A pitta person tends to be too hot, damp, and light. The best tastes to add are bitter, astringent, and sweet. Bitter is strongly cooling and drying, albeit light in quality. Astringent is mildly cooling, drying and heavy in quality, a perfect balance. Sweet/neutral taste is cool and heavy in quality, albeit damp.
To review, any quality in excess can be balanced by foods and herbs of the opposite quality. This is called the energetic approach. The strongest cooling taste is bitter. The strongest heating taste is pungent. The most most moistening taste is sweet/neutral itself. The most drying taste is pungent. The most clearing and lightening taste is bitter, and the most nourishing, grounding, heavy taste is sweet/neutral.

Taste and Emotions
In the same way that we say that 90% of our foods are sweet, we say that 90% of each person is sweet, but the other tastes/emotions are there as well.
When a person becomes too sour we call them a sour-puss, or say they are feeling sour grapes. A salty person is called a salty dog, given in to their cravings. The hot-head, you know, the one with a sharp tongue and burning words, is a little too pungent. The bitter person has become cynical about life. The astringent type is shriveled like a prune, suffering from insecurity. An overly sweet person has a saccharine personality. Too much sweet taste, unchecked by the other tastes, also leads to complacency, over-satisfaction, dullness and apathy.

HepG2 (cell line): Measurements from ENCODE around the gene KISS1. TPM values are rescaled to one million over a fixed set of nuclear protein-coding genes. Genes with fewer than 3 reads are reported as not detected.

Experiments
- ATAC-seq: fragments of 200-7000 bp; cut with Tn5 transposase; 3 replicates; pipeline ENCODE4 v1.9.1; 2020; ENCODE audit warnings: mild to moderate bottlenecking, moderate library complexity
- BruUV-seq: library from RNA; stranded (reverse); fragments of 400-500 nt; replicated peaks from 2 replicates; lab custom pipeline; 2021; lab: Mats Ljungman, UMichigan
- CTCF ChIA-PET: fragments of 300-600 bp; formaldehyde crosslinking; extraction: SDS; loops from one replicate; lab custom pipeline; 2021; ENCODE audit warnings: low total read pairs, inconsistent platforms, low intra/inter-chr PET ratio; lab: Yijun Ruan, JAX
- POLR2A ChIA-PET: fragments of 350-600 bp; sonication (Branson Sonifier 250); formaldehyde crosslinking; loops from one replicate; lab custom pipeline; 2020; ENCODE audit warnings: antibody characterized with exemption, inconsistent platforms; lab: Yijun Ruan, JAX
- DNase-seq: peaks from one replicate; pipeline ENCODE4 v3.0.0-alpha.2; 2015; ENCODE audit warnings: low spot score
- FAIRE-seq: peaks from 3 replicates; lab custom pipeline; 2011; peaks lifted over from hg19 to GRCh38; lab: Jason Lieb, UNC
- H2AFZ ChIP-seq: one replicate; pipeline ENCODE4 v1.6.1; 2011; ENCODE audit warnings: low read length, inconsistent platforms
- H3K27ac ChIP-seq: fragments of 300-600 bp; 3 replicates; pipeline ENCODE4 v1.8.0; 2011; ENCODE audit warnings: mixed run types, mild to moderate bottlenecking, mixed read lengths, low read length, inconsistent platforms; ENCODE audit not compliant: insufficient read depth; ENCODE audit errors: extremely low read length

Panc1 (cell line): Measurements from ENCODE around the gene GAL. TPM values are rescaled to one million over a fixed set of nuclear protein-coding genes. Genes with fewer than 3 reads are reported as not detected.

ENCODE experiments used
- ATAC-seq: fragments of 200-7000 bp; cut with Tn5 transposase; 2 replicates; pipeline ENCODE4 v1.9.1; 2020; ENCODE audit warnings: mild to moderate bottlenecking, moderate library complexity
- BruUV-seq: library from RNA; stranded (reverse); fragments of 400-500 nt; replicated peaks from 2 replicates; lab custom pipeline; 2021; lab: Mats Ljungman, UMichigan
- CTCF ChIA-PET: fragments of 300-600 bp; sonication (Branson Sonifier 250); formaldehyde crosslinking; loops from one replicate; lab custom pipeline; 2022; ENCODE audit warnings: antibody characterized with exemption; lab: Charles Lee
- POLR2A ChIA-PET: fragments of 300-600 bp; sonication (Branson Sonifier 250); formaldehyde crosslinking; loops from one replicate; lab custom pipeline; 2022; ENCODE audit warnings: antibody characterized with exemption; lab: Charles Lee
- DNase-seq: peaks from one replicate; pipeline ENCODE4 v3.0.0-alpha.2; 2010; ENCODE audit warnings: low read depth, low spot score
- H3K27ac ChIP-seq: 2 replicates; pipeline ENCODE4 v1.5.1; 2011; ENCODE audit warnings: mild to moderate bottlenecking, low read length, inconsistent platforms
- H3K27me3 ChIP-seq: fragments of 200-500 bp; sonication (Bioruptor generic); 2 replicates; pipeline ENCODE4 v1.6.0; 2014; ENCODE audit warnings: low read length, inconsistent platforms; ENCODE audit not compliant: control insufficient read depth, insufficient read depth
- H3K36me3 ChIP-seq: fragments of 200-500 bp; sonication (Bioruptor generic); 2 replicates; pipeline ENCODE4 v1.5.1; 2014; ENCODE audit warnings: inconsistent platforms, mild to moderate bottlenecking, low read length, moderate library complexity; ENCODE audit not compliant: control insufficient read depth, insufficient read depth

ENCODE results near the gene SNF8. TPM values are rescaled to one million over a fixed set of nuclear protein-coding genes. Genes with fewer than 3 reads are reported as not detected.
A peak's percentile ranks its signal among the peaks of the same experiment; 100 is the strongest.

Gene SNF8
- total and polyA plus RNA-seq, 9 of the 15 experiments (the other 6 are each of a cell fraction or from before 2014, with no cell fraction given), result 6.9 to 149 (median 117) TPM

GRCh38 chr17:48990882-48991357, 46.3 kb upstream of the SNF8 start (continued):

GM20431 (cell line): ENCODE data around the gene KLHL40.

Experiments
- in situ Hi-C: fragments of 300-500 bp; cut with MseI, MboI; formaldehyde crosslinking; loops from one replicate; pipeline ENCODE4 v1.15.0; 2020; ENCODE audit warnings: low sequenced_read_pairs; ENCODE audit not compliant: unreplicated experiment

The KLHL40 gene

On the other hand, each taste/emotion has a positive potential when in balance. Sweet taste gives satisfaction and love. Sour gives exhilaration. Salty gives courage and strength. Pungent has a cutting through quality, which provides excitement and brings clarity and focus to the mind. Bitter gives realism, and astringency feeds our wit.
Ultimately, as we mature emotionally, we begin to see the place and purpose of all the emotions and begin to suspend our judgment of them. Rather we begin to seek a creative balance of emotions and develop a taste for the full range of human experience. Thus, just as the art of cooking can be seen as the art of combining tastes, the art of living can be seen as the art of harmonizing our experiences and our emotions. Eventually, we begin to intuit what is known as the one taste which is the essential unity or sap of life that pervades all the rest.